Healthy Eating

Fresh Flours

Switch out the white stuff and boost the benefits of your favorite recipes.

Fresh Flours
Pin it Luca Trovato

White flour is a lot like Paris Hilton. It’s bleached, it’s boring and, no matter how hard you try, you can’t seem to escape it. Unfortunately, we can’t do much about the hotel heiress, but we do have good news on the flour front: You can have your cake without the empty calories thanks to a new crop of flours on the scene. Made from such sources as almonds, quinoa and garbanzo beans, these out-of-the-bag alternatives boast more nutrients, protein and fiber to fend off the bad stuff (think diabetes, cardiovascular disease and obesity) and keep you feeling full and focused. Best of all, these alternative flours can add flavor and texture to all your favorite foods.

Almond flour This nutrient-dense nut flour packs in potassium, vitamin E, iron, magnesium, calcium and 6 grams of protein per 1∕4 cup. Loaded with monounsaturated fat and with three times the fiber of regular white flour, cholesterol-free almond flour is good for your heart and waistline. “Almond flour contributes to longer satiety, preventing those peaks and valleys of blood sugar levels that keep so many of us snacking throughout the day,” says Tamara Freuman, M.S., R.D., C.D.N., a New York-based nutritionist.
The inside scoop: For cookies, cakes, quick breads and crusts, substitute up to 50 percent of the white flour in recipes. “Almond flour is heavier, with a rich buttery flavor and a much smoother texture than many other gluten-free flours,” says Elana Amsterdam, author of The Gluten Free Almond Flour Cookbook (Celestial Arts). Rich and dense, its only downside is the high calorie count: 160 calories per 1∕4 cup compared with white flour’s 100 calories. Plus, you can’t use it in recipes that require dough formation (it won’t rise). Store almond flour sealed in the fridge or freezer for up to 18 months; use at room temperature to avoid clumps. 

Coconut flour A fiber force to be reckoned with, silky smooth coconut flour has 10 times more disease-fighting fiber than white flour (10 grams per 1∕4 cup). And good news for diabetics and sweet tooths: A study published in the Journal of Nutrition found that adding coconut flour to sweet treats lowers their glycemic index to help keep blood sugar levels under control.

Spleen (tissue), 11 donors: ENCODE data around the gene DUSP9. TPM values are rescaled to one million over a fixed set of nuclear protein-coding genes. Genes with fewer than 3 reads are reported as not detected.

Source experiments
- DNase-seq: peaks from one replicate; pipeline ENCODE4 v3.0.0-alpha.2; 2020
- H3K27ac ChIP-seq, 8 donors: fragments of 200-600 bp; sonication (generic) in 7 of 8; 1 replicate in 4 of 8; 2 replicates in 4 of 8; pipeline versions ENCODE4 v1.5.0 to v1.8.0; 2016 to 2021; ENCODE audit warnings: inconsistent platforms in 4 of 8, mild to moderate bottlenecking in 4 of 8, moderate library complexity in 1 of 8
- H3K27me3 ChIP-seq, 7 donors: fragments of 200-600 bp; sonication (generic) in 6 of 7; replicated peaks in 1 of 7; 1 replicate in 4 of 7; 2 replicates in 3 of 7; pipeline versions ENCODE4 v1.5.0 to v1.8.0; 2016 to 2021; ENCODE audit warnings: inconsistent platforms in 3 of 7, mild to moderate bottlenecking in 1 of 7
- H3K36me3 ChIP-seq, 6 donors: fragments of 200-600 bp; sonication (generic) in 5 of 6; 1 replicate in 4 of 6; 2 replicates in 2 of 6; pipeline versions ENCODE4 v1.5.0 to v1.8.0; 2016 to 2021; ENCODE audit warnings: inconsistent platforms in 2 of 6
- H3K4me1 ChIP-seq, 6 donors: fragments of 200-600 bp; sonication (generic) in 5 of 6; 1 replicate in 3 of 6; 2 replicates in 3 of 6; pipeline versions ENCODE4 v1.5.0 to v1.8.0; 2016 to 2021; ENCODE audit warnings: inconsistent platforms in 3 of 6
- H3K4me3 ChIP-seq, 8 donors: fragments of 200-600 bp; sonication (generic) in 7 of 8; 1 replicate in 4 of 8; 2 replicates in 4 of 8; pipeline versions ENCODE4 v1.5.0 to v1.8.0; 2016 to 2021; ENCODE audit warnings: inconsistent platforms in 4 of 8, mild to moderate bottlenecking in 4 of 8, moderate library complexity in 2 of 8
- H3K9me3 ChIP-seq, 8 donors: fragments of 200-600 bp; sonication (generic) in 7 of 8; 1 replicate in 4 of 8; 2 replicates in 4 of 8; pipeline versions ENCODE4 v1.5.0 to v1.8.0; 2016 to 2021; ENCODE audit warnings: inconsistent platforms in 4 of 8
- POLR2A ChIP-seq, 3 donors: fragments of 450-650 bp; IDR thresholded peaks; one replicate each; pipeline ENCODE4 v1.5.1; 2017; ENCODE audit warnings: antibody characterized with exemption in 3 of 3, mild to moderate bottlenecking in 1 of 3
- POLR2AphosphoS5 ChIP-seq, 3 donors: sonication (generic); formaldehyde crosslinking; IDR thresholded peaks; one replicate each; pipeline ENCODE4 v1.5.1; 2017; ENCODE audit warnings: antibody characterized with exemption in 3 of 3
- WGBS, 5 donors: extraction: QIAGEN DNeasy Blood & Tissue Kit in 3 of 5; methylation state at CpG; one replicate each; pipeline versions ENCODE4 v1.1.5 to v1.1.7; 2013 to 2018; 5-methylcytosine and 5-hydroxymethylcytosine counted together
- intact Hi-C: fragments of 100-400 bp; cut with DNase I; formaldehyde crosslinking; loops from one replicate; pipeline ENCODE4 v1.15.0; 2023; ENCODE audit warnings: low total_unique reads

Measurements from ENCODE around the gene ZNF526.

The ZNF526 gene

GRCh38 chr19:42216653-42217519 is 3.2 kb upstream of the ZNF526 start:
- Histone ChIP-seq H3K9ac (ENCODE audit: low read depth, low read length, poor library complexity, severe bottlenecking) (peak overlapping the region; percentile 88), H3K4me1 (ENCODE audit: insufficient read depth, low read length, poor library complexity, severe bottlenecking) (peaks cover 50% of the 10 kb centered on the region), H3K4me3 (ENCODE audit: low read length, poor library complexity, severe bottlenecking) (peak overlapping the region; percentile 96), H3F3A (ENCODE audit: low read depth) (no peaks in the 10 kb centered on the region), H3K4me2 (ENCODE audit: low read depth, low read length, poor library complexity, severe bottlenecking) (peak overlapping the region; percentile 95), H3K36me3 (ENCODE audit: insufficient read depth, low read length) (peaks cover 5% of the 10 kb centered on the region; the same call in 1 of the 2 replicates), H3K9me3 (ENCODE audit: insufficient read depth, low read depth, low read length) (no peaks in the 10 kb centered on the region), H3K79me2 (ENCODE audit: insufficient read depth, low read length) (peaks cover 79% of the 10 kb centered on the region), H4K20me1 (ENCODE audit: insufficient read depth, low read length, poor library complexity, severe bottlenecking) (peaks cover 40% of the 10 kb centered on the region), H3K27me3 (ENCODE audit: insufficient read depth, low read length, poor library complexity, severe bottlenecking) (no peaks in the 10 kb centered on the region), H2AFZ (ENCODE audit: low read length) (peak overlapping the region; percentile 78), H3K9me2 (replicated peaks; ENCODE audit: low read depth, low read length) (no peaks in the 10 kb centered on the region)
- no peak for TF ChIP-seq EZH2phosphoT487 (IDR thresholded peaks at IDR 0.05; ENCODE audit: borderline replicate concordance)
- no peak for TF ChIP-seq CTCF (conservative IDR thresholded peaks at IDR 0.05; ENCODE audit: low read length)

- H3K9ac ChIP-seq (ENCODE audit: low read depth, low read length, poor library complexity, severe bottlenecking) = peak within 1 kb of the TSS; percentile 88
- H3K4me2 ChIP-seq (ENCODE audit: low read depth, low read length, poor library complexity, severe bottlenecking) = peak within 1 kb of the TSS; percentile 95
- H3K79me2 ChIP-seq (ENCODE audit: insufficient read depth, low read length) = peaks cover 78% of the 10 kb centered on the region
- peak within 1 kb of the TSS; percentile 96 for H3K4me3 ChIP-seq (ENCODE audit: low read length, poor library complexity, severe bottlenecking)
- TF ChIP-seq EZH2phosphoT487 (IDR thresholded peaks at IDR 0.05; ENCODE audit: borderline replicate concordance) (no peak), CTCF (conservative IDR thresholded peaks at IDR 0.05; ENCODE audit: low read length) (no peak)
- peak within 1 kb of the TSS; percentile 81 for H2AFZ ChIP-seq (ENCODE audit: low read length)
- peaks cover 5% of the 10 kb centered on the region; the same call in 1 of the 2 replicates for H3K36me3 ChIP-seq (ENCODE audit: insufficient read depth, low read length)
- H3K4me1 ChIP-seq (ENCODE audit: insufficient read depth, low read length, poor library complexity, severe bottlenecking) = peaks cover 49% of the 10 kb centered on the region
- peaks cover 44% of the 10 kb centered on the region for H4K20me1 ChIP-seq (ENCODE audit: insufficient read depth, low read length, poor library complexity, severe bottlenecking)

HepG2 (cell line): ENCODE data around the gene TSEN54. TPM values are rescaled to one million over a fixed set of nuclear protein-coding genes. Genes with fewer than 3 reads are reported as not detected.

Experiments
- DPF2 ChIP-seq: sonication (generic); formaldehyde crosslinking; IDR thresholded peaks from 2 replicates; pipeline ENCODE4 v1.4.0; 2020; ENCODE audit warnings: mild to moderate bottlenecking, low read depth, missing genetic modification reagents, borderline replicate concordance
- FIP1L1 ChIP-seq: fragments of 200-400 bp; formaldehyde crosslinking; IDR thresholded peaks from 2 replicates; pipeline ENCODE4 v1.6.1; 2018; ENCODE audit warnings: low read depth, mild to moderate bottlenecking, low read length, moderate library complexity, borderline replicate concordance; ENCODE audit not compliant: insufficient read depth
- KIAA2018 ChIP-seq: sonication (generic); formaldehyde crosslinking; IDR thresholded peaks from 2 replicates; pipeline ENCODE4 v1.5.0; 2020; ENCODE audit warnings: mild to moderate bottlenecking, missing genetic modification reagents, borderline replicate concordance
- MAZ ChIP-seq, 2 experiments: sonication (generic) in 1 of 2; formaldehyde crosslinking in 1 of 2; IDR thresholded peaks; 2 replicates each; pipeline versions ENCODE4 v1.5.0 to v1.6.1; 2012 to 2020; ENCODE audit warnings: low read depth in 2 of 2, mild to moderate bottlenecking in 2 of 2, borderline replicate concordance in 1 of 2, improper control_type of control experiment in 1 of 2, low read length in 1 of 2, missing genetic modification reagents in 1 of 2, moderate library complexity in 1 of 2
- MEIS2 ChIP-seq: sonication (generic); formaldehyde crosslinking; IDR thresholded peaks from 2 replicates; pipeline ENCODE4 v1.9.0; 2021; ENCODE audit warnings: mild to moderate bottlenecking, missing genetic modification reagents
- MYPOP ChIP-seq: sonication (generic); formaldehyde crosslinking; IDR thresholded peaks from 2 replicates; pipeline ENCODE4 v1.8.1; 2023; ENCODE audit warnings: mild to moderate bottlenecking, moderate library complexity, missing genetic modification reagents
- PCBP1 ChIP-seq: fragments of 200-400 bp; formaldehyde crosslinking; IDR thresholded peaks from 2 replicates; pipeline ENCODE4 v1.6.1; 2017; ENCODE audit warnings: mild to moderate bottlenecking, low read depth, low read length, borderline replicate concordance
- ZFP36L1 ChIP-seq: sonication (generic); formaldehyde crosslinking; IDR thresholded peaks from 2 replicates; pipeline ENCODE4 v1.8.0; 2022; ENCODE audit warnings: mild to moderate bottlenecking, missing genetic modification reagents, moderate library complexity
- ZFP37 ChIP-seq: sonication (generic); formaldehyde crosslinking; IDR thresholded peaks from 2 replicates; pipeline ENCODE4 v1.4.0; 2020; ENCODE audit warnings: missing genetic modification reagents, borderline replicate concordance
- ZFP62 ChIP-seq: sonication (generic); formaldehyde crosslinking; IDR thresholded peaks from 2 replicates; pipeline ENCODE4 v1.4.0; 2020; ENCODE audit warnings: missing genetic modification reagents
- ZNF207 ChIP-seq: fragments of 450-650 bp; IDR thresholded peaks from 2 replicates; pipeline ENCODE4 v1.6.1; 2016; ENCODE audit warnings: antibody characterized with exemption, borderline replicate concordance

The inside scoop: It’s best for cakes, muffins, breads and bars; just swap 10 to 20 percent of the white flour for coconut flour. Don’t panic if the batter seems too runny. “Let it sit for a few minutes to better judge consistency, as coconut flour will absorb a lot of moisture,” says Meredith Cella, general manager of Mani’s on Maple, a healthy bakery in Beverly Hills, Calif. You may need to increase the wet ingredients to make up for the flour’s absorbency. Grain- and gluten-free, coconut flour has 120 calories per 1∕4 cup and a surprisingly neutral flavor. Store coconut flour sealed in the fridge or freezer for up to 18 months; use at room temperature. 

Garbanzo bean flour This flour is similar to white flour when it comes to calories (110 calories per 1∕4 cup), but it has 50 percent more protein, five times more fiber and provides 10 percent of the daily value of iron per serving. Plus, it has resistant starch, an indigestible carb that doesn’t throw blood sugar levels into a tizzy. “Garbanzo bean flour has a significantly lower glycemic index than wheat flour, making it an excellent choice for people with diabetes or anyone trying to manage their weight and hunger levels,” says Freuman.
The inside scoop: Gluten- and grainfree, it adds a rich, dense texture and cuts fat and calories when used in place of cream in soups. You can substitute up to 100 percent as a binding agent or thickener, but don’t substitute more than 25 percent when baking: “Too much of it will give you a beany flavor,” says Sarah Gill, chef and founder of The Inspired Cookie, a vegan and glutenfree cookie company in San Mateo, Calif. It’s best for hummus, falafels, flatbreads, or a sauce/soup thickener or coating for fish and chicken. Store in the fridge or freezer for up to 24 months; use at room temperature.